— Academy member on trial over child molestation charges draws scrutiny. Stacy Perman highlights the trial of Jeffrey Cooper, a renowned architect and acoustic engineer who stands accused of sexually molesting two minors.
— Another blow for movie lovers as Landmark Theatres prepares to close its flagship Pico Boulevard location.
— More headlines. Chicken Soup for the Soul to buy Redbox. Golden Globes member alleges he was a victim of racism, and abuse at Hollywood Foreign Press Assn. Michael Hiltzik column: Disney allegedly has cheated hundreds of writers out of pay for Star Wars and other properties. ‘Rust’ producers plan to complete the movie after the sheriff’s investigation concludes.
Number of the week
Maybe the great streaming slump of 2022 is really just a Netflix problem for now.
Walt Disney Co. last week reported that Disney+ added 7.9 million subscribers during the most recent quarter, beating Wall Street expectations amid worries that the direct-to-consumer video business may not be as big or lucrative as analysts once thought.
Really, though, the Disney+ numbers change little about the big-picture streaming questions. They do indicate that Disney+, having reached 137.7 million subscribers in less than three years, still has room to grow, even though Netflix (the market leader at 222 million subscribers) is hitting a wall. Streaming is still incredibly expensive. Disney said its direct-to-consumer business lost nearly $900 million in the second quarter. In the third quarter, the company expects losses to grow by $900 million year-over-year.
More than half of Disney+'s new subscribers came in through the very inexpensive Disney+Hotstar combo, which doesn’t add much to the company’s bottom line. Its growth also is partly dependent on its ability to broadcast Indian Premier League cricket games, which it may lose after the media rights auction.
Disney restated its goal of hitting 230 million to 260 million Disney+ subscribers by 2024 and also making the service profitable by that same time. Analysts are no more confident than they were a week ago that the company will reach those goals. Doug Creutz of Cowen & Co. wrote to clients that “growth was better than feared in the wake of the Netflix report, but likely not so strong as to convince skeptics (including us) that the company is comfortably on track” to hit its targets.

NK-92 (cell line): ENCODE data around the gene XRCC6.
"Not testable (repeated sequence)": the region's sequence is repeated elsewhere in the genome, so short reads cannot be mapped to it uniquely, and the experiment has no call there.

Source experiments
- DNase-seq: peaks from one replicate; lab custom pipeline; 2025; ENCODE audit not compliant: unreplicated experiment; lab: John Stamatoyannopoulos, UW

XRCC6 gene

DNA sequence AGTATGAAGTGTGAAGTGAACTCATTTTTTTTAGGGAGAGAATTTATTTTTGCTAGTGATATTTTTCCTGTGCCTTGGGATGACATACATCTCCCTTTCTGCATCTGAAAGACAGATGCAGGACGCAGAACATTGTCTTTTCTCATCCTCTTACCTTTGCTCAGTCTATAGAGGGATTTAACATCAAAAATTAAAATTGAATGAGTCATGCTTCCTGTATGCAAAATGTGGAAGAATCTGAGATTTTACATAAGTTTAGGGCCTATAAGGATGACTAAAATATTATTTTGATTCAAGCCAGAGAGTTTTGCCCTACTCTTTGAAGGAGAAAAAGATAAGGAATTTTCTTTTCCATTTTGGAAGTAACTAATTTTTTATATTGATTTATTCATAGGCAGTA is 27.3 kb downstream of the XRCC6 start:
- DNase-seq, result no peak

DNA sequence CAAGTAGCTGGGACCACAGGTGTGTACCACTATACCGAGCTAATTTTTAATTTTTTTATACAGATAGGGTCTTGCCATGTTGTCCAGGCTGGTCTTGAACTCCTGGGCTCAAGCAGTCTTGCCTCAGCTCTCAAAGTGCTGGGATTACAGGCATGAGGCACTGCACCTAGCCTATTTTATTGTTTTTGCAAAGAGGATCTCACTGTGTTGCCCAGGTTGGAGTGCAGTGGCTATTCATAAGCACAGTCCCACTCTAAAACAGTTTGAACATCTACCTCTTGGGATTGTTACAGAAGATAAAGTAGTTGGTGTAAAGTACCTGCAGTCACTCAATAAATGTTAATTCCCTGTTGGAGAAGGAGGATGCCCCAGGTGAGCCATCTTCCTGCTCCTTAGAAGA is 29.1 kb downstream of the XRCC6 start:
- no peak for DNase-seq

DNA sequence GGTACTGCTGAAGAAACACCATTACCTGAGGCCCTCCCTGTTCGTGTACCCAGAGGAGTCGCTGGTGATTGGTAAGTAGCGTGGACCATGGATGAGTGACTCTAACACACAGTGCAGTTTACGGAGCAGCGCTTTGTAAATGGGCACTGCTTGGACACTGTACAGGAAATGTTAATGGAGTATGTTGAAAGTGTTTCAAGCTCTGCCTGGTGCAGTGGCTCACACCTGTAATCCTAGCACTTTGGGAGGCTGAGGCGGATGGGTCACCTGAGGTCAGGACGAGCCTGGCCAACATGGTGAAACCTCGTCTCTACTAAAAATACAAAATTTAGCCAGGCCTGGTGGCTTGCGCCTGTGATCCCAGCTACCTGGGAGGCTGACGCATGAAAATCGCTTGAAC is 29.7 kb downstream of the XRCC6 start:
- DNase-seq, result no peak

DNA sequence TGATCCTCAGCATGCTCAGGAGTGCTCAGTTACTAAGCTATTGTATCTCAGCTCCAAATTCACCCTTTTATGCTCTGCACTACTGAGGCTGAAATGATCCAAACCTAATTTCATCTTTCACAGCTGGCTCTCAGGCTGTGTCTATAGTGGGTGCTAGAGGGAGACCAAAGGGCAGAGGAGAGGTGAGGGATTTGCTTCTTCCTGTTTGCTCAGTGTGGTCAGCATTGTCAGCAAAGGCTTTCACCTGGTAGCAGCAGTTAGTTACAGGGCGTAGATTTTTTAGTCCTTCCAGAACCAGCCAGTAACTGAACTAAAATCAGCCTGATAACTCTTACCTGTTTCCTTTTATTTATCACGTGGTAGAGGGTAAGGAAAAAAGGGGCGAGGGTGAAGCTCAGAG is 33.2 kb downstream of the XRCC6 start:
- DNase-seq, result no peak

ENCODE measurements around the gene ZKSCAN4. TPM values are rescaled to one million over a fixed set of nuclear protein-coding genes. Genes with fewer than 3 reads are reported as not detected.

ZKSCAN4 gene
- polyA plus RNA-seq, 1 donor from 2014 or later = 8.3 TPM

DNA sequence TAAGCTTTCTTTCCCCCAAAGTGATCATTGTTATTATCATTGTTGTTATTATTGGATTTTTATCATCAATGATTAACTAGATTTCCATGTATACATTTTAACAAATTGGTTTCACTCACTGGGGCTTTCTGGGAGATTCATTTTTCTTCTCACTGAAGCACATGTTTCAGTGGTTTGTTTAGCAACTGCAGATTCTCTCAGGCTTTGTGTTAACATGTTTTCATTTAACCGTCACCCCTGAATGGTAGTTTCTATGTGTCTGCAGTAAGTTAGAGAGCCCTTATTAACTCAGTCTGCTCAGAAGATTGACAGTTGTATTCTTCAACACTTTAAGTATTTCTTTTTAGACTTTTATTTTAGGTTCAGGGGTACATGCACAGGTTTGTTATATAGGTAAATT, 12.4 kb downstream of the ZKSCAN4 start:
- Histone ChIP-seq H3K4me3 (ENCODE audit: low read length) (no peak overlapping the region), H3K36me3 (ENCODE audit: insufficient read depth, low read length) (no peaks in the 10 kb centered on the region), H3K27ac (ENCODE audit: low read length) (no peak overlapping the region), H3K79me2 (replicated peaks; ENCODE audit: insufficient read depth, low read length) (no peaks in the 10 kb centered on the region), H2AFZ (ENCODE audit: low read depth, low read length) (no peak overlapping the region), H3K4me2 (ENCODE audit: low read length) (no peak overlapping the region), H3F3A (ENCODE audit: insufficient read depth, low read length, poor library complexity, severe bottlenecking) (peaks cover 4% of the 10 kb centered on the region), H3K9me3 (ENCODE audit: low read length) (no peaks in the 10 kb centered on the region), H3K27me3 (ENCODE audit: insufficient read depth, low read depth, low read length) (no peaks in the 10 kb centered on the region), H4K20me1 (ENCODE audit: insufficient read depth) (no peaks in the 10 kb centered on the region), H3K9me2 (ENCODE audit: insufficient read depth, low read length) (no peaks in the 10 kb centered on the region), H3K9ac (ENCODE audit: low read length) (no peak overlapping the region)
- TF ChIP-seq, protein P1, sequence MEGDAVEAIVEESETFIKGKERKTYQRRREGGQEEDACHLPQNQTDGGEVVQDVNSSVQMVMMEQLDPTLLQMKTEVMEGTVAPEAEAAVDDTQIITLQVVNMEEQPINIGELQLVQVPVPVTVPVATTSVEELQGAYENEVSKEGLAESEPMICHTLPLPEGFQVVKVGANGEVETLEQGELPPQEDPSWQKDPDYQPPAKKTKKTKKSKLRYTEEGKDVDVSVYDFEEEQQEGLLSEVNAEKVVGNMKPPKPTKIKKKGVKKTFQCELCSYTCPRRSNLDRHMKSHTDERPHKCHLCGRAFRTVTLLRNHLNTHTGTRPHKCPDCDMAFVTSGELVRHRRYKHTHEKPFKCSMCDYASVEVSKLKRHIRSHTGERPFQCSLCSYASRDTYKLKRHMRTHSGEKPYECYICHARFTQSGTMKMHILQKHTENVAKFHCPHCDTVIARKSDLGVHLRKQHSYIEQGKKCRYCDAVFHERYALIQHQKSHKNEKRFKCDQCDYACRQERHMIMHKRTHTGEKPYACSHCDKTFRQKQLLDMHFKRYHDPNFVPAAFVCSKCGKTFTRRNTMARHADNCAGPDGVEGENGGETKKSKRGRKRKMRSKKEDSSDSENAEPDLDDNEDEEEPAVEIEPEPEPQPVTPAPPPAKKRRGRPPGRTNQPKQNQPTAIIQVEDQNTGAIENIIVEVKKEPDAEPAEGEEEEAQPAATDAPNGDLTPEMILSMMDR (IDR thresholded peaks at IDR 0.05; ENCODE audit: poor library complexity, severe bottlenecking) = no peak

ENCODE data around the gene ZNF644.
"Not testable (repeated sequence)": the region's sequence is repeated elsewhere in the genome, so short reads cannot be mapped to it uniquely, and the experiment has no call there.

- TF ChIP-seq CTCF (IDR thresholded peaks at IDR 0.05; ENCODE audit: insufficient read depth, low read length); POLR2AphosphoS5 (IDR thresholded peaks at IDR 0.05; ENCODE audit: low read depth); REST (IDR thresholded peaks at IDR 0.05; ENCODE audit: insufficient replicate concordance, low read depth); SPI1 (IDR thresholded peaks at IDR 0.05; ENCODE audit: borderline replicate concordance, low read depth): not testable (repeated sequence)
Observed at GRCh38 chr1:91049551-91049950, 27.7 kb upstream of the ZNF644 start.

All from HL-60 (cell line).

There’s always the possibility that the Netflix worries are an overreaction. Longtime Netflix skeptic Michael Pachter of Wedbush Securities on Monday upgraded his rating to “outperform” as the stock sank well below his price target for the company. Netflix has its problems but is “beginning to address them” with measures such as breaking up the seasons of its biggest shows, Pachter wrote.
You should be reading...
— Dave Itzkoff on the strange afterlife of George Carlin. (New York Times)
— Kat Tenbarge on YouTube and TikTok creators pivoting hard to the Johnny Depp-Amber Heard trial. (NBC News)
— Parrot Analytics on who’s dominating in unscripted streaming.
— “The Good One” podcast on how the right makes comedy work for it. (Vulture)
— Borys Kit on the slow-moving CAA-ICM merger and “deal fatigue.” (Hollywood Reporter)
— Marc Tracy on how Hollywood propelled J.D. Vance to new heights. (New York Times)
Kendrick Lamar’s new album is here. Of course you’ve heard about it. But the new release from Florence + the Machine, titled “Dance Fever,” is not to be missed.